I actually liked Devil's Due a lot. It had flaws, sure, but it kept me thoroughly entertained. I thought the woman who played Ardra did a fantastic job. There was something quite intriguing and "Q-ish" about her.

    When Picard caused the tremor, I think he should have considered the possibility that some Ventaxians might got killed because of it.

    I didn't like this episode, it was rather lame and bad written. Especially the scene with the disappearing of the Enterprise...

    This is an episode that would have been much better if it had appeared in TOS. There are other such episodes, but most of them happened in the first two seasons. Look at all the recycled TOS elements:
    * The Enterprise meets God, who turns out to actually be an alien with some techno-gadgets ("Who Mourns for Adonais," "Catspaw")
    * The planet the Enterprise visits lays claim to the ship based on some irrelevant ancient law ("A Taste of Armageddon")
    * The alien's plans are thwarted when the alien falls in love with the captain (many episodes)
    * The Enterprise visits a planet that believes in a preposterous religion (many episodes)

    I seem to remember reading, perhaps in the Star Trek Chronology, that this actually WAS a leftover TOS script. With Kirk in place of Picard and Scotty unraveling the techno-mystery (Data and Spock being mostly interchangeable as the judge), I think the episode would have been much better - I can just see Scotty reveling in figuring out Ardra's tricks, while Kirk's superior sense of humor would have made the use of the alien gadgets to turn the tables much more enjoyable.

    Unfortunately, we're deprived of any scenes actually showing Ardra's ship, and it's always a waste when a courtroom episode doesn't provide an opportunity for a nice facepalm. I guess the budget for alien ships (and facepalms) was all used up.

    You should leave your personal beliefs out when reviewing. No way this is one star episode... just like WWTW which is easily 3.5, but you gave it 2.5 because you thought it was anti-religious.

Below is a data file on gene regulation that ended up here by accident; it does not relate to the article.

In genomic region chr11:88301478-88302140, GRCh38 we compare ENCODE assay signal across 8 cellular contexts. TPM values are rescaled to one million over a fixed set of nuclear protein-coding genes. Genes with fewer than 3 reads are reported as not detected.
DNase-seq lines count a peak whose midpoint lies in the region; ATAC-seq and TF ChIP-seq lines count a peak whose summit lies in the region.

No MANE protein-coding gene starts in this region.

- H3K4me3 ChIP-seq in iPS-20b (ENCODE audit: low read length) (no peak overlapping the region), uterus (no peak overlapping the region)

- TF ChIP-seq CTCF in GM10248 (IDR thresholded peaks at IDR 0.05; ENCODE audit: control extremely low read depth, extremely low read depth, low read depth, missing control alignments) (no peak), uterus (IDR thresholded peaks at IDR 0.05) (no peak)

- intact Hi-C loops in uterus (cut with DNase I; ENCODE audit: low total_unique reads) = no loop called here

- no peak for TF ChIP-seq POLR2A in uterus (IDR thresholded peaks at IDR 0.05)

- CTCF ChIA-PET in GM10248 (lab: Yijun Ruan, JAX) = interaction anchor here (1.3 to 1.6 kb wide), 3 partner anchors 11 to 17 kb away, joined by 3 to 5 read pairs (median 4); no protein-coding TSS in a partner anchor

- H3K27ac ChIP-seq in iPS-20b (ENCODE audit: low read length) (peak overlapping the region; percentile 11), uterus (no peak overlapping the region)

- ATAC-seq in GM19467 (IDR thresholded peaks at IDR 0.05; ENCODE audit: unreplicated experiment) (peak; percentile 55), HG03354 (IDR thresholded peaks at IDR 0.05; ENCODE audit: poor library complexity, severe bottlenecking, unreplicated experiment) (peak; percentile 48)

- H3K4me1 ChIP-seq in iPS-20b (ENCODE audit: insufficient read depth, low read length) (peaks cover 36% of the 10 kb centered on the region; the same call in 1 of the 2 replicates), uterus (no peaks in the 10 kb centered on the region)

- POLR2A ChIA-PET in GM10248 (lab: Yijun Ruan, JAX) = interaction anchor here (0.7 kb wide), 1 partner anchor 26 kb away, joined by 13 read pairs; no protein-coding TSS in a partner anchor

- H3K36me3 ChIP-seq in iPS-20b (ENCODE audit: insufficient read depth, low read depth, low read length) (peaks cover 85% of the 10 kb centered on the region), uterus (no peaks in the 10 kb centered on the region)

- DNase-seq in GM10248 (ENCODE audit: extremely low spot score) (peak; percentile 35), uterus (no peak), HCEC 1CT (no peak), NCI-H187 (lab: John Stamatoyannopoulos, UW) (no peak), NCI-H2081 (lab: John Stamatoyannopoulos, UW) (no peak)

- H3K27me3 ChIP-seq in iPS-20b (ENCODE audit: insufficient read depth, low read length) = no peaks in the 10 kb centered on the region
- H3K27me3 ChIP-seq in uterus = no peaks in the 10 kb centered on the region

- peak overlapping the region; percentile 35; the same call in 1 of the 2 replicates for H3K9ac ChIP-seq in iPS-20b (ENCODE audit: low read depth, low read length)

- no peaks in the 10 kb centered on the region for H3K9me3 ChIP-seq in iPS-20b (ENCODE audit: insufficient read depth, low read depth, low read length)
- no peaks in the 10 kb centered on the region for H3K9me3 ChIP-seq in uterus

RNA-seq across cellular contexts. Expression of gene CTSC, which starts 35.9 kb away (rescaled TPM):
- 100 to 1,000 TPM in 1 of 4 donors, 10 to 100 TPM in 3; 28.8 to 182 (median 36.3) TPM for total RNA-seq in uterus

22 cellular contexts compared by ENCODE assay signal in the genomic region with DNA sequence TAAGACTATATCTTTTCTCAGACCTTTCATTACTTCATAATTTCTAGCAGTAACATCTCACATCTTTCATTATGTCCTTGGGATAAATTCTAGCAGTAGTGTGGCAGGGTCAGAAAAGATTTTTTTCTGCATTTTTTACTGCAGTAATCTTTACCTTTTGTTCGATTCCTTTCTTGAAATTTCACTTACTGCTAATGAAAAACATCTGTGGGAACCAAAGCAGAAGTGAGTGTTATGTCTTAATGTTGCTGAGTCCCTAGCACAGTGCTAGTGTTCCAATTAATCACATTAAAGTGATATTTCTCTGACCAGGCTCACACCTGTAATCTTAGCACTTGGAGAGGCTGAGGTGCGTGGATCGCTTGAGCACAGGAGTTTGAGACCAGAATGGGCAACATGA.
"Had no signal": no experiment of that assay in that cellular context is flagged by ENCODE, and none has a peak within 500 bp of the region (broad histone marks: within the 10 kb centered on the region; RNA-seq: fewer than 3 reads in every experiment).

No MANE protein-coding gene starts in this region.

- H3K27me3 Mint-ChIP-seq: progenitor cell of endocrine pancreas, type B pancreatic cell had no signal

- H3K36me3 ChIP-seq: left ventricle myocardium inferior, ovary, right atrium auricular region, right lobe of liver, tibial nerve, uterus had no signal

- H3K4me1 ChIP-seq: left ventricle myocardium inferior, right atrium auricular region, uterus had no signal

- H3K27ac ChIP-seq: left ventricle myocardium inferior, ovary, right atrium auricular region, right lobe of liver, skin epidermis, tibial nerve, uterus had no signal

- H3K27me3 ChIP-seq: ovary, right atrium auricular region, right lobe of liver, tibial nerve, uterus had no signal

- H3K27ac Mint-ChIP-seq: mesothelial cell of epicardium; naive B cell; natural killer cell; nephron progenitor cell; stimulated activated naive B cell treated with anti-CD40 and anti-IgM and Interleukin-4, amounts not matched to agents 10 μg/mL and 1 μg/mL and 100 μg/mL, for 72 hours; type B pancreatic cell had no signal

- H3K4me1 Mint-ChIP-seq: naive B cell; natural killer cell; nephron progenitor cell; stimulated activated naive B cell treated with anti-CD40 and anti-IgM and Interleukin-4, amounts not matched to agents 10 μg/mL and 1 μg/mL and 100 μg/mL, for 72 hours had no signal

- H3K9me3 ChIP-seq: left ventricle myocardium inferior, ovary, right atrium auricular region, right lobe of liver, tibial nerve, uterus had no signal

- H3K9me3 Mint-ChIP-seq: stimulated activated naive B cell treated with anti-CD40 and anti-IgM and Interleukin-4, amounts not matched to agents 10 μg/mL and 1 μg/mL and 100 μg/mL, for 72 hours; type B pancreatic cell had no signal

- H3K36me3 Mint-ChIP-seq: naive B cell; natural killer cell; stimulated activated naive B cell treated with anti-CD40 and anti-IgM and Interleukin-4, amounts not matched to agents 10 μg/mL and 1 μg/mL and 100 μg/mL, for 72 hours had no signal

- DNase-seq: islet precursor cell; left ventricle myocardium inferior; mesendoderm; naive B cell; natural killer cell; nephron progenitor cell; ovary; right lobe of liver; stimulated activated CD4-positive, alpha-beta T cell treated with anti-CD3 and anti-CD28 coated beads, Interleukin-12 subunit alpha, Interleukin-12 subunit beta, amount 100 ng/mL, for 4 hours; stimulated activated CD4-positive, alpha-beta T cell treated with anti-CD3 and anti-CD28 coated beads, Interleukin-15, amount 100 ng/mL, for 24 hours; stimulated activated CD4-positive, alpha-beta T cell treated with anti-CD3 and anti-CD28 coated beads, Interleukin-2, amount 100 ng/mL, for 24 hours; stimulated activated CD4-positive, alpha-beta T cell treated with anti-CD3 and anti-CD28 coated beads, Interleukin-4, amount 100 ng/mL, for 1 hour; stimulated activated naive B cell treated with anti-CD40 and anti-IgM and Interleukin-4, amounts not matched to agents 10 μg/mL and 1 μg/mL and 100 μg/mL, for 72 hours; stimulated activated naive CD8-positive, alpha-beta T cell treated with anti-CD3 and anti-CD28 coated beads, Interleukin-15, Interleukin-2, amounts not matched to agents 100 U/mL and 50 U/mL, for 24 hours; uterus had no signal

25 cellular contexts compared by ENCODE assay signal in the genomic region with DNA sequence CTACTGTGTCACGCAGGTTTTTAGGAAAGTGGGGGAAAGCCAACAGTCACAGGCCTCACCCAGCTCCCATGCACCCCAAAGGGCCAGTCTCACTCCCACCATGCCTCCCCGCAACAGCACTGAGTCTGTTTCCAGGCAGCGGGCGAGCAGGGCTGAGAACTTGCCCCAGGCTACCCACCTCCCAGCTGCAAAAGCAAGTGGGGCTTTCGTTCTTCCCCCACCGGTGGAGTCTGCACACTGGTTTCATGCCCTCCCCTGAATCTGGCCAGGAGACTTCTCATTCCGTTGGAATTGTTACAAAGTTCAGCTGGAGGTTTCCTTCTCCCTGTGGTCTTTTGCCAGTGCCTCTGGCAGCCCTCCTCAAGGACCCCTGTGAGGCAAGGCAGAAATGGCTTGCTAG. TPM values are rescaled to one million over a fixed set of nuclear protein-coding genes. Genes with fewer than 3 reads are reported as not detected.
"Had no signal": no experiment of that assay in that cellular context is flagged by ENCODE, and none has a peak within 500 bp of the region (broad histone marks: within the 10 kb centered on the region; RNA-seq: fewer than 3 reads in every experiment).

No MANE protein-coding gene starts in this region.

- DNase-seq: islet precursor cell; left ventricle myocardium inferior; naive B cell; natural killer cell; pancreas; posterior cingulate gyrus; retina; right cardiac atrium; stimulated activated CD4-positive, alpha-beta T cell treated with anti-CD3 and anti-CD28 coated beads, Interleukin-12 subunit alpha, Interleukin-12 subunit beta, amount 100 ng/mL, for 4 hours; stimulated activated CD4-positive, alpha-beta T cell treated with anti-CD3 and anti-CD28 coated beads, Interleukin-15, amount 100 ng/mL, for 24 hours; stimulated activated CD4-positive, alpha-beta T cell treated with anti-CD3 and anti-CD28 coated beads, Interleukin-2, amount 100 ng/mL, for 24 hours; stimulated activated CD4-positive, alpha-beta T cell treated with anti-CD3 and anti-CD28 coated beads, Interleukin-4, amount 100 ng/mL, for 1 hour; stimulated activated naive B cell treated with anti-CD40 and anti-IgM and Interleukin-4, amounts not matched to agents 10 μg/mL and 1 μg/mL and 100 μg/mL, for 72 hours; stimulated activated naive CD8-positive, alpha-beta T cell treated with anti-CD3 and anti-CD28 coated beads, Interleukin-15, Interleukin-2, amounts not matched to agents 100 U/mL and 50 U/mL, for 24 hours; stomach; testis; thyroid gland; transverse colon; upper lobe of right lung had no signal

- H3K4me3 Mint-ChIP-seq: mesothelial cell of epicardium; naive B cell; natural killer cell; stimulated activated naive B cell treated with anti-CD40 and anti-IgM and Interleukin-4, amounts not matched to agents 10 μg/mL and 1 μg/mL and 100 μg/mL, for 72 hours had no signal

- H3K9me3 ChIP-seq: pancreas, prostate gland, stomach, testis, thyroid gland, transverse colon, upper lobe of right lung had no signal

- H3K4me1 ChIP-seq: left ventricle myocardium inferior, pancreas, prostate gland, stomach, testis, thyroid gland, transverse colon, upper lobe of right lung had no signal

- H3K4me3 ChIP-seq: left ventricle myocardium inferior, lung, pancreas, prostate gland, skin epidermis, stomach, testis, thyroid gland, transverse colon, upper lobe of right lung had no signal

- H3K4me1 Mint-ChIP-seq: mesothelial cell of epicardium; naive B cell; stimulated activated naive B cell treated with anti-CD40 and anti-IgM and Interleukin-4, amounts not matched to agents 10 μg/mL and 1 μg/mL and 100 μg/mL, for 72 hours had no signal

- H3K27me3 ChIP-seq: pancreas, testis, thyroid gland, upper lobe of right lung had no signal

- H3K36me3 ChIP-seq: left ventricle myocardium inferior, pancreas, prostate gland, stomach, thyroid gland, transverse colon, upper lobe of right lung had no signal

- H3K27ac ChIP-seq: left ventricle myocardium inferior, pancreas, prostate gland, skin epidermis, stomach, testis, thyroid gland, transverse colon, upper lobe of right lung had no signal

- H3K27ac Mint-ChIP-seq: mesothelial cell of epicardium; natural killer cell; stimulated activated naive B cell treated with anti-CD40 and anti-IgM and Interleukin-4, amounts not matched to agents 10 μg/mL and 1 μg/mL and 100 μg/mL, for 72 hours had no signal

Oh well, as long as you praised Daybreak and its religious nonsense...
    Nice site btw.

    MrCase, that's quite an assumption you're making there -- that I somehow hated this episode and didn't fully endorse "Who Watches the Watchers" because they are anti-religion, while I praised "Daybreak" for being heavy on religious explanations. It's like you're saying I endorse only those episodes that agree with my views.

    I find this odd, since I make my case based on the effectiveness of the episode at hand, while I've rarely mentioned my actual views on religion at all -- and the times I have would not line up with the conclusion you seem to draw here. But I'll just let you read all my reviews and maybe you can find my actual views somewhere -- sort of like an Easter egg (no religious endorsement meant there; it's just an expression).

    I just feel that you tend to underrate some "false gods", anti religion episodes, while praising some pro-religion shows like BSG and maybe DS9(how on Earth "Babel" or "Move along home" both have the same rating as WWTW?(i must admit that religious aspects didn't bug me that much in DS9, BSG on the other hand...)). Maybe i'm wrong. Thats all. It's your opinion and i respect it.
    Hey, but i'm just one of those who role their eyes every time religion enters in a sci fi show... It would be interesting to read your Babylon 5 reviews though, i hope you will do them some day...

    As Elliot alludes to above, here we have Picard discarding the possibility of Ardra's seemingly deitic powers, but then in DS9 we see similar powers that the Prophets, and to an extent even the Founders (making Odo a "solid"), demonstrate.